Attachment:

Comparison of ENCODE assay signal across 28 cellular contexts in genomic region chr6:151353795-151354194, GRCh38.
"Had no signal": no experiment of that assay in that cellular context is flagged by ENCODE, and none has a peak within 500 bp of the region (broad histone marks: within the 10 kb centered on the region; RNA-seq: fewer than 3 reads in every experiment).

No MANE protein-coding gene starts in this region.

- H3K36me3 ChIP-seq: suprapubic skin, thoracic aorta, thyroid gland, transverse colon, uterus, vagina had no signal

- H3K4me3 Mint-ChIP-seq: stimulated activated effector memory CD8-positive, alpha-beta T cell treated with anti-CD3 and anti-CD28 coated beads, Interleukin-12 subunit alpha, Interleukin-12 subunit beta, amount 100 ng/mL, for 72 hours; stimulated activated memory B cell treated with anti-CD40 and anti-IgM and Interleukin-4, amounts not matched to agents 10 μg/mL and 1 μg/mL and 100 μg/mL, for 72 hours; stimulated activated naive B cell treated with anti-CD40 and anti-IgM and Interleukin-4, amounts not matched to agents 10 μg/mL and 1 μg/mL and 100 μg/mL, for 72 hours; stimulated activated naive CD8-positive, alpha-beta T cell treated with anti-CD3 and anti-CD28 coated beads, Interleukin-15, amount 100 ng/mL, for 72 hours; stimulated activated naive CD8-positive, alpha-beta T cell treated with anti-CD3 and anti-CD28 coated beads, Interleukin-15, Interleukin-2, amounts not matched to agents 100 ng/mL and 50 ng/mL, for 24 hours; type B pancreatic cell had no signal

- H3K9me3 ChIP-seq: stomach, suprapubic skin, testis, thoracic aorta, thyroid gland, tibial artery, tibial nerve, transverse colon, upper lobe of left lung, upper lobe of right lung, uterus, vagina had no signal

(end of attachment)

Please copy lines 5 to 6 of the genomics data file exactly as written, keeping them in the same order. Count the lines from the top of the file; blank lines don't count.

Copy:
- H3K4me3 Mint-ChIP-seq: stimulated activated effector memory CD8-positive, alpha-beta T cell treated with anti-CD3 and anti-CD28 coated beads, Interleukin-12 subunit alpha, Interleukin-12 subunit beta, amount 100 ng/mL, for 72 hours; stimulated activated memory B cell treated with anti-CD40 and anti-IgM and Interleukin-4, amounts not matched to agents 10 μg/mL and 1 μg/mL and 100 μg/mL, for 72 hours; stimulated activated naive B cell treated with anti-CD40 and anti-IgM and Interleukin-4, amounts not matched to agents 10 μg/mL and 1 μg/mL and 100 μg/mL, for 72 hours; stimulated activated naive CD8-positive, alpha-beta T cell treated with anti-CD3 and anti-CD28 coated beads, Interleukin-15, amount 100 ng/mL, for 72 hours; stimulated activated naive CD8-positive, alpha-beta T cell treated with anti-CD3 and anti-CD28 coated beads, Interleukin-15, Interleukin-2, amounts not matched to agents 100 ng/mL and 50 ng/mL, for 24 hours; type B pancreatic cell had no signal

- H3K9me3 ChIP-seq: stomach, suprapubic skin, testis, thoracic aorta, thyroid gland, tibial artery, tibial nerve, transverse colon, upper lobe of left lung, upper lobe of right lung, uterus, vagina had no signal